Layman’s abstract for Pharmaceutical Statistics article on Designing and analyzing clinical trials for personalized medicine via Bayesian models

Each week, we publish layman’s abstracts of new articles from our prestigious portfolio of journals in statistics. The aim is to highlight the latest research to a broader audience in an accessible format.

The article featured today is from Pharmaceutical Statistics, with the full article now available to read here.

Zhang, CMayo, MSWick, JAGajewski, BJDesigning and analyzing clinical trials for personalized medicine via Bayesian modelsPharmaceutical Statistics202120573– 596

Patients with different characteristics (e.g., biomarkers, risk factors) may have different responses to the same medicine. Personalized medicine clinical studies that are designed to identify patient subgroup treatment efficacies can benefit patients and save medical resources. However, subgroup treatment effect identification complicates the study design in consideration of desired operating characteristics. 

This paper investigates three Bayesian adaptive models for subgroup treatment effect identification: pairwise independent, hierarchical, and cluster hierarchical achieved via Dirichlet Process (DP). The impact of interim analysis and longitudinal data modeling on the personalized medicine study design is also explored. Interim analysis is considered since they can accelerate personalized medicine studies in cases where early stopping rules for success or futility are met. This paper applies integrated two-component prediction method (ITP) for longitudinal data simulation, and simple linear regression for longitudinal data imputation to optimize the study design. The designs’ performance in terms of power for the subgroup treatment effects and overall treatment effect, sample size, and study duration are investigated via simulation.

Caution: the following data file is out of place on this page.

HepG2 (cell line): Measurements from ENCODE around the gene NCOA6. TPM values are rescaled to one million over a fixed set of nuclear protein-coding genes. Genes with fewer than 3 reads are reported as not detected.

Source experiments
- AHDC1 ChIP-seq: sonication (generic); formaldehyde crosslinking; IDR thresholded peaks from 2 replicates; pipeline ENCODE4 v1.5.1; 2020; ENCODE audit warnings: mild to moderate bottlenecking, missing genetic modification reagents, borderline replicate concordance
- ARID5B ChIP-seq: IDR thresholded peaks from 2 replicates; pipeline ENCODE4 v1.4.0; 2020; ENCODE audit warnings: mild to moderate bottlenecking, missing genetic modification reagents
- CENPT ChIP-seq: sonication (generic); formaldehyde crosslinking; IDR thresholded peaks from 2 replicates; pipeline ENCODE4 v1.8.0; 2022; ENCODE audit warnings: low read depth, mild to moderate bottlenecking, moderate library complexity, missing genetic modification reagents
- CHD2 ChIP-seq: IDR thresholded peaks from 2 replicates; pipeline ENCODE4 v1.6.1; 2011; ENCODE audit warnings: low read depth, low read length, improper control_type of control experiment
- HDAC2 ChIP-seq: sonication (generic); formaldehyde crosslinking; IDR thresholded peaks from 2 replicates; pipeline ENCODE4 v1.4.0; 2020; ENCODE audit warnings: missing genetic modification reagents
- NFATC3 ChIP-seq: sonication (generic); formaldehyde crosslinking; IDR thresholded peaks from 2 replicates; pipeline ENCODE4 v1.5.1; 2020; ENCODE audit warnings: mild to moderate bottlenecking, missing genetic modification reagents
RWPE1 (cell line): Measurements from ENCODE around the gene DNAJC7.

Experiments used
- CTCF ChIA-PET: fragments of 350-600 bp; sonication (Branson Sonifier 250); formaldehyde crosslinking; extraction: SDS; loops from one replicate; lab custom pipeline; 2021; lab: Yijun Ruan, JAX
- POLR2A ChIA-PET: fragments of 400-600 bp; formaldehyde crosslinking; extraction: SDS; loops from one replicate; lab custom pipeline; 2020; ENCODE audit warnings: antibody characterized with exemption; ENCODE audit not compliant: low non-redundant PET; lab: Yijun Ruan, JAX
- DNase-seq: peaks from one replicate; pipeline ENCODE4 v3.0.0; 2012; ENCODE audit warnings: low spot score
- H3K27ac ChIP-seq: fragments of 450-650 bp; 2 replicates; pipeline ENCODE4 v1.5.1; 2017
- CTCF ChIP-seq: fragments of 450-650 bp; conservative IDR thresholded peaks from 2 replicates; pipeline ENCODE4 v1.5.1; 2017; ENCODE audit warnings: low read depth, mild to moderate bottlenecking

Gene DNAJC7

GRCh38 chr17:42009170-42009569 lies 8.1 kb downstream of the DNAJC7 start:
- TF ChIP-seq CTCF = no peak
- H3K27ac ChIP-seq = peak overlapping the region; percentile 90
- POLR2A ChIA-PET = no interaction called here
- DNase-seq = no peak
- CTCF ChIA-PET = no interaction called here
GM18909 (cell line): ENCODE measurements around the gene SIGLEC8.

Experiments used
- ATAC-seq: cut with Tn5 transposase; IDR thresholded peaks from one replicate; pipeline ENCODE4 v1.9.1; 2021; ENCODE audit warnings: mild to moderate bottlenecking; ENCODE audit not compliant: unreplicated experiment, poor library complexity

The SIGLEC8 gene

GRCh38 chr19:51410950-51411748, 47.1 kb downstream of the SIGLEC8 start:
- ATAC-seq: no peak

It has been found the hierarchical model is an optimal approach to identifying subgroup treatment effects, and the cluster hierarchical model is an excellent alternative approach in cases where sufficient information is not available for specifying the priorsThe interim analysis introduction to the study design led to the trade-off between power and expected sample size via the adjustment of the early stopping criteria. The introduction of the longitudinal modeling slightly improves the power. These findings can be applied to future personalized medicine studies with discrete or time-to-event endpoints.


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